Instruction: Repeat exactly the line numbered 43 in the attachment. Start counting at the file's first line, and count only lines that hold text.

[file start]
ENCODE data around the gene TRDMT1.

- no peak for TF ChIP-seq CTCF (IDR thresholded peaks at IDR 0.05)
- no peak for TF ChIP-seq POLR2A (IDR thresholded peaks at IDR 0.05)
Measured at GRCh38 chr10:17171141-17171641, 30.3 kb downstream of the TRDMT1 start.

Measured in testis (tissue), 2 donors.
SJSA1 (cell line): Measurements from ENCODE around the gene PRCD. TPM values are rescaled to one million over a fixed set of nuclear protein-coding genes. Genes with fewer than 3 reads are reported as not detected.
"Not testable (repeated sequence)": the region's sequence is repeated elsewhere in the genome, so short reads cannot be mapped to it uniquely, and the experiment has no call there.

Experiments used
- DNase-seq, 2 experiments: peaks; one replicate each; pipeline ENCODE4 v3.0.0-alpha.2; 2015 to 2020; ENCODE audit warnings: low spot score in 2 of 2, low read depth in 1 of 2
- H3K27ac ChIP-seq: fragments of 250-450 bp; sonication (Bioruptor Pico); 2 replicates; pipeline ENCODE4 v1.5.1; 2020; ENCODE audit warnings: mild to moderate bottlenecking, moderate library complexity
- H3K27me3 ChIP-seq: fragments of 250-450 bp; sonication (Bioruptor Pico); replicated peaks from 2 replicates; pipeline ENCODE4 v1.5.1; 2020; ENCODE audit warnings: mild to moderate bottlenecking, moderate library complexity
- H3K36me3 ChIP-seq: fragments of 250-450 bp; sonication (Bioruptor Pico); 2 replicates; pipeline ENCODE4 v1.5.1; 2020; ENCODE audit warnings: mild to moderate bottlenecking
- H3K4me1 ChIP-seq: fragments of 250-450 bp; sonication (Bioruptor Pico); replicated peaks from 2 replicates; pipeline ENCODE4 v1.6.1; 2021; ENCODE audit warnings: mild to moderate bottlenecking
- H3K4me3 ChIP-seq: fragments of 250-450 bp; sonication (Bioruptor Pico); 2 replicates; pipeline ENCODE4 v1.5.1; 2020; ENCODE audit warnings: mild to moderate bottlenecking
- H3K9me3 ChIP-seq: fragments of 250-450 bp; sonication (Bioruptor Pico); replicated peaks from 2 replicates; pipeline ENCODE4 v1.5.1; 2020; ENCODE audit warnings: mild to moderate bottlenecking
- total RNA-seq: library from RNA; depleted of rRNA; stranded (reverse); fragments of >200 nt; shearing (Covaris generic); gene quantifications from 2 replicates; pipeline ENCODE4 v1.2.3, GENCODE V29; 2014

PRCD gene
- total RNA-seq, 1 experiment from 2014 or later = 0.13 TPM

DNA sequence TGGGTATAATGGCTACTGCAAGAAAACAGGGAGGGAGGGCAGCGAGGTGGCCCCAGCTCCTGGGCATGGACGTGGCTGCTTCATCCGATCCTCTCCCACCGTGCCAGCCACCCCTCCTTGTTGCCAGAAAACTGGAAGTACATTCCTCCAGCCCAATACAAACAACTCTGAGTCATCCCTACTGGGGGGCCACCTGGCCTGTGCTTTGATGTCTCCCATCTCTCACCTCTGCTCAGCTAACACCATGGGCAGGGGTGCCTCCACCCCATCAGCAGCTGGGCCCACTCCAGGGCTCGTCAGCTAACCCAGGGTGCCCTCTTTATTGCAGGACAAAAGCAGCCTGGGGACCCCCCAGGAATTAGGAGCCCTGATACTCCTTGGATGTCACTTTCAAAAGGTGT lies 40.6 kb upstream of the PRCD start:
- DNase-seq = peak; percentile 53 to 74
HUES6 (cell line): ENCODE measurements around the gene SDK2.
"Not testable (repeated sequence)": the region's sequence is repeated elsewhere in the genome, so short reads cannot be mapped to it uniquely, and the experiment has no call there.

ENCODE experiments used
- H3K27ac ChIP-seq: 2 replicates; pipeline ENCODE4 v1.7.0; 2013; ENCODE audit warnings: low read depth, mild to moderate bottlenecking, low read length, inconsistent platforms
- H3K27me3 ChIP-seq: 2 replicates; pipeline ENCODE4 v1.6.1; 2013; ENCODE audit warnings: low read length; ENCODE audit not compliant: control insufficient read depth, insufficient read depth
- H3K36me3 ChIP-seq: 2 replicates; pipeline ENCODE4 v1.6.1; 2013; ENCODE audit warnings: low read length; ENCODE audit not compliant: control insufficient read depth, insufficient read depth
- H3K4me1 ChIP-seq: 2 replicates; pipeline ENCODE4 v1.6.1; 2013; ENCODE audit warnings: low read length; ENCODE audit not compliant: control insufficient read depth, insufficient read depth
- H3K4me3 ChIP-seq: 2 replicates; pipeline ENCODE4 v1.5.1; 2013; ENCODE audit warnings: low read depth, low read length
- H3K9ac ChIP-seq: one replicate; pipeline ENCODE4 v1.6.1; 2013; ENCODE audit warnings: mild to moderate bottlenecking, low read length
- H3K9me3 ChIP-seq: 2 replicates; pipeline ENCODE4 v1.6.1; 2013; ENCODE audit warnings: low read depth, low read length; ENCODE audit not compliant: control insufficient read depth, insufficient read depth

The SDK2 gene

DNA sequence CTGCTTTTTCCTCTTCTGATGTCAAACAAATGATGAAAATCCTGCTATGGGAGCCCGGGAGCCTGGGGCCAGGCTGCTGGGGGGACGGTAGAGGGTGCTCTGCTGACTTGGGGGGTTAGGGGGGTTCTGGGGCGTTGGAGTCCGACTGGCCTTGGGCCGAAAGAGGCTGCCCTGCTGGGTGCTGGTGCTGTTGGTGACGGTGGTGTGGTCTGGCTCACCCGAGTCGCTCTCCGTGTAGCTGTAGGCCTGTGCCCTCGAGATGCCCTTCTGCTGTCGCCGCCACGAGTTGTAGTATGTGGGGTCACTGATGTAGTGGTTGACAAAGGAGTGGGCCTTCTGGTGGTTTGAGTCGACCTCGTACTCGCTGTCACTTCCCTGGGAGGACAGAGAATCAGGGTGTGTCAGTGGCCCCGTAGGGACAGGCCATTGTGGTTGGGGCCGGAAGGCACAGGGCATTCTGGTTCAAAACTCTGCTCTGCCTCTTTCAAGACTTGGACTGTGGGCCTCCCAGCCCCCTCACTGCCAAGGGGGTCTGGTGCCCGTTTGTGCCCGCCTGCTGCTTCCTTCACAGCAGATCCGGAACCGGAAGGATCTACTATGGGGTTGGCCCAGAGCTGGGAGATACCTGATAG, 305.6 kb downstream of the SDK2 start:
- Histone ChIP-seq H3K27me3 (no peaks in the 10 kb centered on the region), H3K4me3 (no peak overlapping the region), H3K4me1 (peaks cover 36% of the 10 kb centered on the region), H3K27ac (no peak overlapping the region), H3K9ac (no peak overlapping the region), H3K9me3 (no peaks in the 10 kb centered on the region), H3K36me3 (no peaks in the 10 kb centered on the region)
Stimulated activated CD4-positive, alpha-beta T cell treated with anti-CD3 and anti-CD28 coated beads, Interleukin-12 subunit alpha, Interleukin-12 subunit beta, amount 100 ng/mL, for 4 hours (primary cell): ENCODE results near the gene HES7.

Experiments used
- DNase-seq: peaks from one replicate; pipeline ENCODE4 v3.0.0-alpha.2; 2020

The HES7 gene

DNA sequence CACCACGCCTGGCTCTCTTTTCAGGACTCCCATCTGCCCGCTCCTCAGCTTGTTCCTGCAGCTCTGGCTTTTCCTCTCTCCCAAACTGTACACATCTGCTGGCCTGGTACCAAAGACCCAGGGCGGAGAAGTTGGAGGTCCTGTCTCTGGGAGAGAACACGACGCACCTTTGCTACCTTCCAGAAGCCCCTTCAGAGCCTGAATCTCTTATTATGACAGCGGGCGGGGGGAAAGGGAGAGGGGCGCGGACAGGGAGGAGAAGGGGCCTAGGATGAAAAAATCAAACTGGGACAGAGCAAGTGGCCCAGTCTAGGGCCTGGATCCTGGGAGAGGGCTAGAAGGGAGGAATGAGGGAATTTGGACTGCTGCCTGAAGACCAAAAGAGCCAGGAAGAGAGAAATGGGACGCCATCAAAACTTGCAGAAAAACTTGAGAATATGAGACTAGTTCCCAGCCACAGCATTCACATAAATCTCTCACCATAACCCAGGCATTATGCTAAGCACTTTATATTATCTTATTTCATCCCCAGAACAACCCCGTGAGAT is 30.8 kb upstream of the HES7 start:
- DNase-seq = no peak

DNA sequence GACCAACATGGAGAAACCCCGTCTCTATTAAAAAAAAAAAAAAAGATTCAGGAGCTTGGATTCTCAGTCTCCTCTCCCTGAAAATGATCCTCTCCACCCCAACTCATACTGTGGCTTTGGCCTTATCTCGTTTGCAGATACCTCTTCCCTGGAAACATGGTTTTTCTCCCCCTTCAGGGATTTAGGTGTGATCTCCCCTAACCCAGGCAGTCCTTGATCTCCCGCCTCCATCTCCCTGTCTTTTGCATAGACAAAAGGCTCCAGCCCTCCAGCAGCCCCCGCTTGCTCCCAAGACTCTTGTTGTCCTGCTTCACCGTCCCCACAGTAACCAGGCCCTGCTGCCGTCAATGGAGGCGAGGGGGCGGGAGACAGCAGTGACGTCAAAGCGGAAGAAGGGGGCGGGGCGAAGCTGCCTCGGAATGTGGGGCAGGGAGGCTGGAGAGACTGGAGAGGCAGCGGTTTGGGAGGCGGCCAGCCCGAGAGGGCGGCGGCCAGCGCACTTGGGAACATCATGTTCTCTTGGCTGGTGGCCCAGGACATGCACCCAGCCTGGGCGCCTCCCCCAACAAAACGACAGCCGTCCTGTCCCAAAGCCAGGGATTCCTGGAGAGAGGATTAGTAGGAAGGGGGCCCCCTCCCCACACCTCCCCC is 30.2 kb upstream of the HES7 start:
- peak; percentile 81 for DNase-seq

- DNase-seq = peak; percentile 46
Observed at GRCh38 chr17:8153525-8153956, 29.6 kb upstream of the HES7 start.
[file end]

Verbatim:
Observed at GRCh38 chr17:8153525-8153956, 29.6 kb upstream of the HES7 start.